Ocular features aid the diagnosis of Alport syndrome

    loading  Checking for direct PDF access through Ovid


| Alport syndrome is a common cause of inherited kidney failure but often goes unrecognized. Most affected families show an X-linked pattern of inheritance where affected males develop renal failure and hearing loss, and often lenticonus and retinopathy. Lenticonus is evident on both ophthalmoscopy and slit-lamp examination but retinal abnormalities are more obvious on imaging. Such abnormalities include a perimacular dot-and-fleck retinopathy and a peripheral fleck retinopathy, which might occur independently of each other; a ‘dull macular reflex’ or ‘lozenge’, when the perimacular flecks are confluent; and, rarely, a macular hole caused by retinal thinning. Imaging of the central and peripheral retina including ‘red-free’ views is a rapid, noninvasive and inexpensive test that might aid the diagnosis of Alport syndrome, particularly in male individuals with early-onset renal failure. The assistance of an interested ophthalmologist is invaluable in the diagnosis of Alport syndrome.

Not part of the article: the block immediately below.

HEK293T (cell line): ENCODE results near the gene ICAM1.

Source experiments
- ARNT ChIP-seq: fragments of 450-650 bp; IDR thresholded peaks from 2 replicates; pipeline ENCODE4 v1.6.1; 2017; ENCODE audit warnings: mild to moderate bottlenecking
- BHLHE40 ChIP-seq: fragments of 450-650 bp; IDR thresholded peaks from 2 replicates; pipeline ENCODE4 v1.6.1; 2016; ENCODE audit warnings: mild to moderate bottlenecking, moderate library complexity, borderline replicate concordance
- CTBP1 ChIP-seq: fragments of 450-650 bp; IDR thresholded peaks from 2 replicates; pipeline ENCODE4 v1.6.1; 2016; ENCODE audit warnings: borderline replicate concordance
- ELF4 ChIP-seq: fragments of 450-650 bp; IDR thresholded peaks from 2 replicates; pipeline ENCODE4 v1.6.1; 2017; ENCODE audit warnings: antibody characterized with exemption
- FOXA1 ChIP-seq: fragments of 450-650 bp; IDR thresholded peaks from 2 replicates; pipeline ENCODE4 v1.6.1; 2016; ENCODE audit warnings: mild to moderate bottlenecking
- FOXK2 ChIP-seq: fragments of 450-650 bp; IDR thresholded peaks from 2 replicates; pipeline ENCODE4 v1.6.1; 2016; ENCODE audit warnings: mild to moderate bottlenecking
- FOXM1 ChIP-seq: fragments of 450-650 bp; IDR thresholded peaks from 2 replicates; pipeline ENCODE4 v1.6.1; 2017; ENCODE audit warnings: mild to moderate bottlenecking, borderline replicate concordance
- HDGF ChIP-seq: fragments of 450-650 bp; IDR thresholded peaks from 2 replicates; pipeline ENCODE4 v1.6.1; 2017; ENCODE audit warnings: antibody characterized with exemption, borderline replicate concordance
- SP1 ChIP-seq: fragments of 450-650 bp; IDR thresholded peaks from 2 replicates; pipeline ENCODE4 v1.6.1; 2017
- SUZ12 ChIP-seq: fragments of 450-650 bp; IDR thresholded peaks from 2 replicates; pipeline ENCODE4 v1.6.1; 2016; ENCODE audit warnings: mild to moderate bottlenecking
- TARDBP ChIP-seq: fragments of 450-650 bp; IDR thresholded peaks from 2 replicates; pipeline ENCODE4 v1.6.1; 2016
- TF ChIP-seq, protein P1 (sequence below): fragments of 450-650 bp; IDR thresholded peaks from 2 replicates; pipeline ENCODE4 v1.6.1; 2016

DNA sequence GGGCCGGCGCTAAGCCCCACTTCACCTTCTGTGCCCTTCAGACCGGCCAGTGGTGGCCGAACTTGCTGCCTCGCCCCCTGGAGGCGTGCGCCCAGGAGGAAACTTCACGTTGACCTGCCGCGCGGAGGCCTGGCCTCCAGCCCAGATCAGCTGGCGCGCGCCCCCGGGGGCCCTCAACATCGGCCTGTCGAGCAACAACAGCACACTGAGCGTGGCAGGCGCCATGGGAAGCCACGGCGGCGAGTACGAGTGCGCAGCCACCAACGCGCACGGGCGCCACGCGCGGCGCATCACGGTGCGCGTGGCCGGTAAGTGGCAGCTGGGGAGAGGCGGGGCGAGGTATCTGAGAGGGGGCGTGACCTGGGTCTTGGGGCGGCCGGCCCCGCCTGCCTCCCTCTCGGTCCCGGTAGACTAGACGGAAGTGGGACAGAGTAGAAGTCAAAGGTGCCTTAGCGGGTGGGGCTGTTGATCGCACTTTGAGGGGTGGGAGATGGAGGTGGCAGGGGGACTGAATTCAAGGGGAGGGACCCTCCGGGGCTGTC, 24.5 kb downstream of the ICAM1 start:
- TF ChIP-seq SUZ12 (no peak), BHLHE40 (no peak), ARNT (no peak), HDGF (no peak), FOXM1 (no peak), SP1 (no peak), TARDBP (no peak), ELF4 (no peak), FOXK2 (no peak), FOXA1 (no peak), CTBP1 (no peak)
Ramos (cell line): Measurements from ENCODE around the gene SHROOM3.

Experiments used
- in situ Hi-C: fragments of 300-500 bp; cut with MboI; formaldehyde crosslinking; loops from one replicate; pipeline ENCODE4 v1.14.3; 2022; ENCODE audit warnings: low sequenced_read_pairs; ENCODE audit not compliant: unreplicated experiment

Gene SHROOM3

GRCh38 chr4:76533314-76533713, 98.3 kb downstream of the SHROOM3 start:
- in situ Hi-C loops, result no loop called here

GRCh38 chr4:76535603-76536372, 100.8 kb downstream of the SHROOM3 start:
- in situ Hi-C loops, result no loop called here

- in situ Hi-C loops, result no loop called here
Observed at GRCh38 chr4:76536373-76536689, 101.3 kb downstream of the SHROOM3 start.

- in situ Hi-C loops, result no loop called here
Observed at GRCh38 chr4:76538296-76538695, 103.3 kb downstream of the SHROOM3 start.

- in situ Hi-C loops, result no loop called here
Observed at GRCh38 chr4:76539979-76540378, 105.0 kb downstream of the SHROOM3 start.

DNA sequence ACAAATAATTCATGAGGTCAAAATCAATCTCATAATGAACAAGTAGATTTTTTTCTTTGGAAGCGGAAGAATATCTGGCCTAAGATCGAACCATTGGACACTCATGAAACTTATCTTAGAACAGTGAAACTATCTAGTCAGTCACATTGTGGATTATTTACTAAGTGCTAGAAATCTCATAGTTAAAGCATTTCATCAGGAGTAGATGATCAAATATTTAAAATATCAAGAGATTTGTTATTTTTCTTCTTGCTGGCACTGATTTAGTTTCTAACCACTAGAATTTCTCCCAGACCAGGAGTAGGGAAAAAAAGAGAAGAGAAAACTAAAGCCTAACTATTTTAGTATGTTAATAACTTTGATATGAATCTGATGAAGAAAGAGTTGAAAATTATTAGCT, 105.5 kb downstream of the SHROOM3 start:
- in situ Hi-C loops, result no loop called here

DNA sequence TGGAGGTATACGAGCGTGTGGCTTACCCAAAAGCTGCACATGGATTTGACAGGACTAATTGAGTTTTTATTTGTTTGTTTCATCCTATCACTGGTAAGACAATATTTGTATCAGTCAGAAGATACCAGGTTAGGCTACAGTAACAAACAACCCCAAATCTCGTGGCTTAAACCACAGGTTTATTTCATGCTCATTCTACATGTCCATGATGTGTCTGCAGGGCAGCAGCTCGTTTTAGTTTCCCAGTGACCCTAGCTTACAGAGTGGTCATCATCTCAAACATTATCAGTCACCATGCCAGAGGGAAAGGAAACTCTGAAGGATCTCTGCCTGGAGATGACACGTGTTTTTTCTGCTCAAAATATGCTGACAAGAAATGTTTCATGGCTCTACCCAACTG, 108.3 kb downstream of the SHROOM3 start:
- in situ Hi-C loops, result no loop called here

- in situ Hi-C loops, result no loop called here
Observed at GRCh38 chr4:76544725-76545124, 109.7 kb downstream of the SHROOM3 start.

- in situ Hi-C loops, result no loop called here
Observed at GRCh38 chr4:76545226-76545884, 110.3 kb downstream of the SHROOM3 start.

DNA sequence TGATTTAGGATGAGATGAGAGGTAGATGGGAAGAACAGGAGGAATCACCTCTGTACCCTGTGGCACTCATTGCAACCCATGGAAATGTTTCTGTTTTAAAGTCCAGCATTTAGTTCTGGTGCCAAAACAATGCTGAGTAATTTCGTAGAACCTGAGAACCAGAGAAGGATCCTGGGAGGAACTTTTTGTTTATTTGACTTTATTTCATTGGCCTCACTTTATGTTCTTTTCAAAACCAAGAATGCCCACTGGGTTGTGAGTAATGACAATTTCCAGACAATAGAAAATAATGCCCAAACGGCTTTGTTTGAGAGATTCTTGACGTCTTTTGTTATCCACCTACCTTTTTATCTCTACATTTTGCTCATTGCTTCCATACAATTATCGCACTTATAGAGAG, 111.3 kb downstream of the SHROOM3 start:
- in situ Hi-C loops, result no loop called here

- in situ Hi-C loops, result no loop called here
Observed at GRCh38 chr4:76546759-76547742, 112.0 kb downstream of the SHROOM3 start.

Related Topics

    loading  Loading Related Articles